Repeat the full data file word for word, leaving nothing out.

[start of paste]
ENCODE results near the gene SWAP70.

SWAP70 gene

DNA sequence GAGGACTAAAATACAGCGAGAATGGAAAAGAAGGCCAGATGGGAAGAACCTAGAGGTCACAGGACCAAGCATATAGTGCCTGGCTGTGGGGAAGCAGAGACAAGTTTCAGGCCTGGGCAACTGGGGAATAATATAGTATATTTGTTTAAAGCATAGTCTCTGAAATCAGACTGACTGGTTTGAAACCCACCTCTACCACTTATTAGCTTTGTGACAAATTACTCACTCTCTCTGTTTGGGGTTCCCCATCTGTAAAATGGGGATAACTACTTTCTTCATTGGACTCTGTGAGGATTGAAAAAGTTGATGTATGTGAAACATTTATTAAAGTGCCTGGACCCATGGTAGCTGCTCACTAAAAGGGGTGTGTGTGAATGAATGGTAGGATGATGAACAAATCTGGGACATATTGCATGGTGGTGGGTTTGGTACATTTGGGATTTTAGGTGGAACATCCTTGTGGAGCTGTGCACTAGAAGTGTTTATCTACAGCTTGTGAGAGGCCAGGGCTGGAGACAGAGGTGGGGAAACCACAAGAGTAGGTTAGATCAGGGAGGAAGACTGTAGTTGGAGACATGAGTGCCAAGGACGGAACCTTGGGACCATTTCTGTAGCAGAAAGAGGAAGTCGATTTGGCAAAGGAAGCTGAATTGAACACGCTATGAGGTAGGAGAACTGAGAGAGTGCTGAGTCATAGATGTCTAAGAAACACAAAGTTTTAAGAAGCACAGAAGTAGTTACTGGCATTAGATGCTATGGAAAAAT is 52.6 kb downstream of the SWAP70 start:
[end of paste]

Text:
ENCODE results near the gene SWAP70.

SWAP70 gene

DNA sequence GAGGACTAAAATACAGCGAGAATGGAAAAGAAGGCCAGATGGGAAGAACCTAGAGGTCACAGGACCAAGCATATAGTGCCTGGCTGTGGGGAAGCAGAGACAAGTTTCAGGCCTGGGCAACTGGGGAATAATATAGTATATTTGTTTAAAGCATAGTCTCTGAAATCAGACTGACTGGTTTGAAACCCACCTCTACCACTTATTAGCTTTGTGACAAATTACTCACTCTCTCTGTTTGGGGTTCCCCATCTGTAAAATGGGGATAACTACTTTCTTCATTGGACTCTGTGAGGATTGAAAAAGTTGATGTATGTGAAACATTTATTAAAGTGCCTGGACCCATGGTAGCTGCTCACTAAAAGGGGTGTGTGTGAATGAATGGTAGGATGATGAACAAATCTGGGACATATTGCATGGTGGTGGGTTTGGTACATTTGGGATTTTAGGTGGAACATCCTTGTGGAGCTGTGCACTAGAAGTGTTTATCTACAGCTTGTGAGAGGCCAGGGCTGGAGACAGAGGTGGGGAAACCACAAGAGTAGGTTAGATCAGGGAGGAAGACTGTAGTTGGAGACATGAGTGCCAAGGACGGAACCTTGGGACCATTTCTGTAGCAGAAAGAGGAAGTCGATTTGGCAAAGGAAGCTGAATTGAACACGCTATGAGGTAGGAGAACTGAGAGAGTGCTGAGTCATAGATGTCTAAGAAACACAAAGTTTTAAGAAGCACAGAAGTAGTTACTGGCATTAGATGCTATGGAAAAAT is 52.6 kb downstream of the SWAP70 start: